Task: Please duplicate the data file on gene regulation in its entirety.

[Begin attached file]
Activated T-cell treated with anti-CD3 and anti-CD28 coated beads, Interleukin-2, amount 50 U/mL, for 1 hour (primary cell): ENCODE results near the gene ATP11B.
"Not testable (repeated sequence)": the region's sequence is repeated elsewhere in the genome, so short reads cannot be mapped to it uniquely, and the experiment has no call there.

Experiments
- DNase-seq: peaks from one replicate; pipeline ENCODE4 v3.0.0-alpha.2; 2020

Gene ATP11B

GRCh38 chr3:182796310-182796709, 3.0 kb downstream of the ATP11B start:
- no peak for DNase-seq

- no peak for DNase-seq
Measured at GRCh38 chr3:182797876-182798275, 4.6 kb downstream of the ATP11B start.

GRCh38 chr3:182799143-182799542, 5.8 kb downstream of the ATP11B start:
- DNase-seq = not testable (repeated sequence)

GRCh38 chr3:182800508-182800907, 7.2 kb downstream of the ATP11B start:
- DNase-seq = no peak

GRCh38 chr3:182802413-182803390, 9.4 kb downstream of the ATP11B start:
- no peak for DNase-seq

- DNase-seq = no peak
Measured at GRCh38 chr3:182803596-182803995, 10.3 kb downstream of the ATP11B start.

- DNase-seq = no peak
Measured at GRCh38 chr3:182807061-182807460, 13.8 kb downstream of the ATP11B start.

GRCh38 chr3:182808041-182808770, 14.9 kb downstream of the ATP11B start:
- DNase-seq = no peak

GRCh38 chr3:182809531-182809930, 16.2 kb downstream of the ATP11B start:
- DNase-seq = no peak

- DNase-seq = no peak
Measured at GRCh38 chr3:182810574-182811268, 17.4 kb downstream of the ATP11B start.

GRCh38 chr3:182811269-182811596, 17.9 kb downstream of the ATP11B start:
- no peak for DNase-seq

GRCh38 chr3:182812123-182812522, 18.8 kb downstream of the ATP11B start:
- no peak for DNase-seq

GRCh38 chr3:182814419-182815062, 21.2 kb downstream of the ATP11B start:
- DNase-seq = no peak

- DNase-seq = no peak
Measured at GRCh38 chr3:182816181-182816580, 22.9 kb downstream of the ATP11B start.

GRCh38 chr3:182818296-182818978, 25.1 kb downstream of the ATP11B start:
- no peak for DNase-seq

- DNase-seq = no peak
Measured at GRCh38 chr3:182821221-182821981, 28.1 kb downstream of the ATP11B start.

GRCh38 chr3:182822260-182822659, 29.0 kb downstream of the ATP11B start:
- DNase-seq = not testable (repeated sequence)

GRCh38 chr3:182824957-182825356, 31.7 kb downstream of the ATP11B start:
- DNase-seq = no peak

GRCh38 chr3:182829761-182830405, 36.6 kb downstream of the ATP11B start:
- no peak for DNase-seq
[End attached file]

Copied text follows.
Activated T-cell treated with anti-CD3 and anti-CD28 coated beads, Interleukin-2, amount 50 U/mL, for 1 hour (primary cell): ENCODE results near the gene ATP11B.
"Not testable (repeated sequence)": the region's sequence is repeated elsewhere in the genome, so short reads cannot be mapped to it uniquely, and the experiment has no call there.

Experiments
- DNase-seq: peaks from one replicate; pipeline ENCODE4 v3.0.0-alpha.2; 2020

Gene ATP11B

GRCh38 chr3:182796310-182796709, 3.0 kb downstream of the ATP11B start:
- no peak for DNase-seq

- no peak for DNase-seq
Measured at GRCh38 chr3:182797876-182798275, 4.6 kb downstream of the ATP11B start.

GRCh38 chr3:182799143-182799542, 5.8 kb downstream of the ATP11B start:
- DNase-seq = not testable (repeated sequence)

GRCh38 chr3:182800508-182800907, 7.2 kb downstream of the ATP11B start:
- DNase-seq = no peak

GRCh38 chr3:182802413-182803390, 9.4 kb downstream of the ATP11B start:
- no peak for DNase-seq

- DNase-seq = no peak
Measured at GRCh38 chr3:182803596-182803995, 10.3 kb downstream of the ATP11B start.

- DNase-seq = no peak
Measured at GRCh38 chr3:182807061-182807460, 13.8 kb downstream of the ATP11B start.

GRCh38 chr3:182808041-182808770, 14.9 kb downstream of the ATP11B start:
- DNase-seq = no peak

GRCh38 chr3:182809531-182809930, 16.2 kb downstream of the ATP11B start:
- DNase-seq = no peak

- DNase-seq = no peak
Measured at GRCh38 chr3:182810574-182811268, 17.4 kb downstream of the ATP11B start.

GRCh38 chr3:182811269-182811596, 17.9 kb downstream of the ATP11B start:
- no peak for DNase-seq

GRCh38 chr3:182812123-182812522, 18.8 kb downstream of the ATP11B start:
- no peak for DNase-seq

GRCh38 chr3:182814419-182815062, 21.2 kb downstream of the ATP11B start:
- DNase-seq = no peak

- DNase-seq = no peak
Measured at GRCh38 chr3:182816181-182816580, 22.9 kb downstream of the ATP11B start.

GRCh38 chr3:182818296-182818978, 25.1 kb downstream of the ATP11B start:
- no peak for DNase-seq

- DNase-seq = no peak
Measured at GRCh38 chr3:182821221-182821981, 28.1 kb downstream of the ATP11B start.

GRCh38 chr3:182822260-182822659, 29.0 kb downstream of the ATP11B start:
- DNase-seq = not testable (repeated sequence)

GRCh38 chr3:182824957-182825356, 31.7 kb downstream of the ATP11B start:
- DNase-seq = no peak

GRCh38 chr3:182829761-182830405, 36.6 kb downstream of the ATP11B start:
- no peak for DNase-seq